Thursday, December 7, 2017

Abortion stats mistake creates CNN fake news claim

Notable journalist Kirsten Powers made a claim on CNN that abortion rates decline faster under Democratic presidents than under Republican presidents. She said it's Democratic public policy initiatives, not prolife laws, that save lives. Is that true?

Powers' claim relies on an article by Neha Thirani Bagri published on the news website Quartz, using the Centers for Disease Control abortion rate figures since 1980.

If you look at the graph, it looks like abortion rates did decline dramatically during the Clinton Administration. The numbers are from the CDC, so one might assume they are totally legitimate.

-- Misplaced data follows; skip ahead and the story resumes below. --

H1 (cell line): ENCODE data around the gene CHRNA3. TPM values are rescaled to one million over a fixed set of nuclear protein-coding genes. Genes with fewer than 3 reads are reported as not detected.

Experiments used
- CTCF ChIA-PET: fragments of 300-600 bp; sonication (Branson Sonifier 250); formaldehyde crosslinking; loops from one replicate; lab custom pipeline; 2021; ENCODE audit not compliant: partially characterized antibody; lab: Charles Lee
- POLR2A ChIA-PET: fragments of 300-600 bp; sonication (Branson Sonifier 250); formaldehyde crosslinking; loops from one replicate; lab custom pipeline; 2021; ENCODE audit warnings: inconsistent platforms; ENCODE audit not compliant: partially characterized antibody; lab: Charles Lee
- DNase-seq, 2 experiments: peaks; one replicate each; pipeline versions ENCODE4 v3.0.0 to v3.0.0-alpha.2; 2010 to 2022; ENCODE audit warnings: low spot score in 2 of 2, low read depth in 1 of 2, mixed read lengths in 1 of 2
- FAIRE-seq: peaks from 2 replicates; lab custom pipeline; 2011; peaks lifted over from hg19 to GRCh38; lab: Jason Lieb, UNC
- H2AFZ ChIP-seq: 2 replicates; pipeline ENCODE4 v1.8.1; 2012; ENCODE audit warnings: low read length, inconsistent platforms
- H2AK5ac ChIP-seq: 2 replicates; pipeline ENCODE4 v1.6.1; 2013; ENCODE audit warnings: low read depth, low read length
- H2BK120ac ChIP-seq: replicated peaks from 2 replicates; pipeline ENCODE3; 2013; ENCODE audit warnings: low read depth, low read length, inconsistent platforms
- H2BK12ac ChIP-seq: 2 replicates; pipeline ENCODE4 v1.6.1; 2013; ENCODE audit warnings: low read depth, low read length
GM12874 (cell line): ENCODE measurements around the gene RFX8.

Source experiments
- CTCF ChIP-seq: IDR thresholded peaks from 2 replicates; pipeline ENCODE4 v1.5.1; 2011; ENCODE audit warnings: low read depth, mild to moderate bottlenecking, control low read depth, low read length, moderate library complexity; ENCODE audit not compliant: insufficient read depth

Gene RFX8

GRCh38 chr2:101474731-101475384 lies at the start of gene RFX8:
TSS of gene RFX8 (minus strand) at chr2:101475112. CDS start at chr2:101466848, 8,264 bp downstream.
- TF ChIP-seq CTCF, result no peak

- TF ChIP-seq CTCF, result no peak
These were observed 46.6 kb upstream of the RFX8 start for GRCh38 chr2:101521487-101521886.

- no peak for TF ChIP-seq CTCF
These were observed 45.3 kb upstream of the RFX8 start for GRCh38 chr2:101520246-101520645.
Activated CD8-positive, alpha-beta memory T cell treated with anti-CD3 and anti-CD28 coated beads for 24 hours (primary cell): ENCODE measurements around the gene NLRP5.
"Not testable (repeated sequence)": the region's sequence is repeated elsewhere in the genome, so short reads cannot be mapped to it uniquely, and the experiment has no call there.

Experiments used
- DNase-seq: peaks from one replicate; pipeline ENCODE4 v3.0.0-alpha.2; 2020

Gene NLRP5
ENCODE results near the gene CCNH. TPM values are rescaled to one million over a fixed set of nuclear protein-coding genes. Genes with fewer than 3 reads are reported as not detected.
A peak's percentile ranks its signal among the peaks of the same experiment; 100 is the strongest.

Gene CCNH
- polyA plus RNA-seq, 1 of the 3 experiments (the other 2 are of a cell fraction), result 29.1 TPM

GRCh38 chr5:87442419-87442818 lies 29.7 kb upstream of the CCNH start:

Not so fast! Anyone who’s done significant research into abortion statistics knows that the CDC abortion report does not include California, the most populous state in the union. In fact, California stopped reporting abortions in 1998, smack dab in the middle of the time frame Bagri uses to claim Bill Clinton and Barack Obama are better than Ronald Reagan, George Bush, and George W. Bush at reducing abortion.

This error means the numbers Powers was using during the Clinton years to back up her claim are worthless. California accounted for nearly a quarter of the abortions in America in 1997, and had an abortion rate nearly twice the national average, 38 per 1000 women of reproductive age versus 20 overall. The massive drop you see in 1998 in the graph is not proof of some great advance by Bill Clinton in preventing abortions; the drop is because the massive state with the highest abortion rate in the union refused to continue reporting their abortion numbers in 1998. It would be like a pollster suddenly taking Democrats out of his polling sample and claiming the Republican is now ahead.